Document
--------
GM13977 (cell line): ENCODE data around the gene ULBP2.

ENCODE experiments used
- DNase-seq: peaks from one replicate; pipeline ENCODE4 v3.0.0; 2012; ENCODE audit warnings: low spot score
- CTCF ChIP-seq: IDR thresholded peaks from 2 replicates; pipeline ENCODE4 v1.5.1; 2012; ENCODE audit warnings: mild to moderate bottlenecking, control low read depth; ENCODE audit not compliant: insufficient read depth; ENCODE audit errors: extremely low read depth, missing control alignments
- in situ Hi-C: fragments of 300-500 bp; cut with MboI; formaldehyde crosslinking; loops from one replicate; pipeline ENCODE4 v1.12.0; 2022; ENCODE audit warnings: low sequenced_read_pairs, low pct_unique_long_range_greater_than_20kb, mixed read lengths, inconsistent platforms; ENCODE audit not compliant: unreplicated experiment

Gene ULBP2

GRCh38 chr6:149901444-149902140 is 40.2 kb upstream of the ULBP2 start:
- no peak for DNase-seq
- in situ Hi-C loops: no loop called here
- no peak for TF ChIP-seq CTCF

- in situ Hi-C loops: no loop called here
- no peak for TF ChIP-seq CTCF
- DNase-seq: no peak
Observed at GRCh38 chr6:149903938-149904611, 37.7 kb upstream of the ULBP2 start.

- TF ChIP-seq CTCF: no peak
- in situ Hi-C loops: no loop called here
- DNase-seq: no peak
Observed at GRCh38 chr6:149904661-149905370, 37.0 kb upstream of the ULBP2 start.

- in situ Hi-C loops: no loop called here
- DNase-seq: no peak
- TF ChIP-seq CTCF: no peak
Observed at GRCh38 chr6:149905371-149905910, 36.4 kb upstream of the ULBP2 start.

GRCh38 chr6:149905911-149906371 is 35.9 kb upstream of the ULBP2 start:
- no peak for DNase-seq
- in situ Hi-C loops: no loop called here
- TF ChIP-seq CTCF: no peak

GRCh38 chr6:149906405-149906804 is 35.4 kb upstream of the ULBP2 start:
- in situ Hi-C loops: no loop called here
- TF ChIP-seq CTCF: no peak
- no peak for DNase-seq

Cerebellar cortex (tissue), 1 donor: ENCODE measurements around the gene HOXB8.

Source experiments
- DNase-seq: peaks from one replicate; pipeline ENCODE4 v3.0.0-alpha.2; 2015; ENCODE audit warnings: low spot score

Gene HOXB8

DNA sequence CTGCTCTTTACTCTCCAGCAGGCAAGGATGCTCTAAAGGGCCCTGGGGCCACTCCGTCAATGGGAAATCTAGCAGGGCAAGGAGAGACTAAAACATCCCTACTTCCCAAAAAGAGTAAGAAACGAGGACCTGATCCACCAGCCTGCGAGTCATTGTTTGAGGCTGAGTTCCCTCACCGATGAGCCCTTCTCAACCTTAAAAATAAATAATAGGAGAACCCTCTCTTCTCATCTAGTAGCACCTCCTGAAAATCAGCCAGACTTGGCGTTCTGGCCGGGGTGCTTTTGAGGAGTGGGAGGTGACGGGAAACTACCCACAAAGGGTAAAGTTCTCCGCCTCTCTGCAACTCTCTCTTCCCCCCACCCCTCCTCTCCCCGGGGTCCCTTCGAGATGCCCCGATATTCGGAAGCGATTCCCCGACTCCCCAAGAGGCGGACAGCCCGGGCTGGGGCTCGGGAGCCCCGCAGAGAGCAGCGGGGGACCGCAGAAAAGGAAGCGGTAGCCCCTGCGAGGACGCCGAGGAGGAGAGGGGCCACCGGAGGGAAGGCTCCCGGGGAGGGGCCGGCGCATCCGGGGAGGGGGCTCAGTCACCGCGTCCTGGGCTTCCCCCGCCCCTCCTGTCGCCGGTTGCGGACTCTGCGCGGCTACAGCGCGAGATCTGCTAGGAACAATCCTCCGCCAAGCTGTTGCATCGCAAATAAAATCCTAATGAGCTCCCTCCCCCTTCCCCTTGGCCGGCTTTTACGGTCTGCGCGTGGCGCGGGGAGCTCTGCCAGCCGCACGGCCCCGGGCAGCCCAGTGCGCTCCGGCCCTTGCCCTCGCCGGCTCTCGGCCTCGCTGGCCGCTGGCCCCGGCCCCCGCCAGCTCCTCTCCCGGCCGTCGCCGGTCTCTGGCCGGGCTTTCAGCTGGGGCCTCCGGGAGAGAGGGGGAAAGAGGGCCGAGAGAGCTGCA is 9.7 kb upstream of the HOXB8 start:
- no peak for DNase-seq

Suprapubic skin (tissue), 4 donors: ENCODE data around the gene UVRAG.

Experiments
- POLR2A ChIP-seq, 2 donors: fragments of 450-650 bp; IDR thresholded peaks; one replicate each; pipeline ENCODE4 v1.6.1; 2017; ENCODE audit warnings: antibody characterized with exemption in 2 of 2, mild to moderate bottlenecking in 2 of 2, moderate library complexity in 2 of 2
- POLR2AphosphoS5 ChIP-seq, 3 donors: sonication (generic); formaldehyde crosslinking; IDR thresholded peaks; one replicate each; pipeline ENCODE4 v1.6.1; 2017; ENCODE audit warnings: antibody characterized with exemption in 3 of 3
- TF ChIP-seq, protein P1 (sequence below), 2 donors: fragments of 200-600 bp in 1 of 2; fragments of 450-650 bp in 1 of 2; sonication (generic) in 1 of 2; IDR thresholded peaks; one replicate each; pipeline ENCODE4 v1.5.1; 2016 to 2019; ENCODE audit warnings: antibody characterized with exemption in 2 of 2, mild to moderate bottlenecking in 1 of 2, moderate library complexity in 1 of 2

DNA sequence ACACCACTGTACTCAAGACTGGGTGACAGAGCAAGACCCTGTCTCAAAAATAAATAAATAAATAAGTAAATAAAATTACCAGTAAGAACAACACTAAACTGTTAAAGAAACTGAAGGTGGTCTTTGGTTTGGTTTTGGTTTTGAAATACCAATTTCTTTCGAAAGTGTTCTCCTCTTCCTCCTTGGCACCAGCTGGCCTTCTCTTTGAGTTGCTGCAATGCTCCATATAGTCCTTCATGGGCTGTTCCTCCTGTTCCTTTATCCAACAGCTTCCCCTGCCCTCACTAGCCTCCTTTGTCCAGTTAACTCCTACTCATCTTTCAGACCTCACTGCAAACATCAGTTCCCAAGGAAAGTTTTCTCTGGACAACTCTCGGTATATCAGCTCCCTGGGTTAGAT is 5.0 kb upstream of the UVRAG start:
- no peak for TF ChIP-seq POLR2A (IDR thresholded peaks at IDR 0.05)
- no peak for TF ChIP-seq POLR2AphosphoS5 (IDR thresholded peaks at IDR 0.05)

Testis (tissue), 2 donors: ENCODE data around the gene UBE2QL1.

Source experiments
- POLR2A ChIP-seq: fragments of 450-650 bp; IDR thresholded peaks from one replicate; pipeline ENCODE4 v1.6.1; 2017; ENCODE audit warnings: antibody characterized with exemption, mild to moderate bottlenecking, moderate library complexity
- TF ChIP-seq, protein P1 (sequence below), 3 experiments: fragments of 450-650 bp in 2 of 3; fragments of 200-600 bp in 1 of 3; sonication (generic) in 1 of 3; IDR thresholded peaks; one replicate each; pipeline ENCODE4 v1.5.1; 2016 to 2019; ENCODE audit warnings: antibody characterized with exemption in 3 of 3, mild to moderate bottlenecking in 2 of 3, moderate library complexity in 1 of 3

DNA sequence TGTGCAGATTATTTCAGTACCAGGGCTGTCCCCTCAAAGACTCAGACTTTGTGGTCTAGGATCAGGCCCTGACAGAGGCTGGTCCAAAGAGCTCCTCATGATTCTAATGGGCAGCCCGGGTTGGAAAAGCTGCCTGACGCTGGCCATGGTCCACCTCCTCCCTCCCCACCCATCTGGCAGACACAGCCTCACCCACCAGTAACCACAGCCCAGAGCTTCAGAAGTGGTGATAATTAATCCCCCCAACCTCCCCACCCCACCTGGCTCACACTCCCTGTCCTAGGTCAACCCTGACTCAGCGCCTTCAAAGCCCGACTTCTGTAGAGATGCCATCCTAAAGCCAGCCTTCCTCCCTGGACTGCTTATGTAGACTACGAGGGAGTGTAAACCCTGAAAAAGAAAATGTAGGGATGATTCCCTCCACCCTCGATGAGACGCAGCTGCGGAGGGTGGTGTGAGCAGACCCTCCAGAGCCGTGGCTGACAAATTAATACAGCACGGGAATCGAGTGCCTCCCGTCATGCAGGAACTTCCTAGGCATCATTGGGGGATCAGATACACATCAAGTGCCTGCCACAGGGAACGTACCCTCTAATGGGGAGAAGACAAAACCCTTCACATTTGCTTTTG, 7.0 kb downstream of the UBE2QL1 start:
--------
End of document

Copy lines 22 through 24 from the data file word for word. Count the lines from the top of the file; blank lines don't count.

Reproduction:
Observed at GRCh38 chr6:149905371-149905910, 36.4 kb upstream of the ULBP2 start.

GRCh38 chr6:149905911-149906371 is 35.9 kb upstream of the ULBP2 start:
- no peak for DNase-seq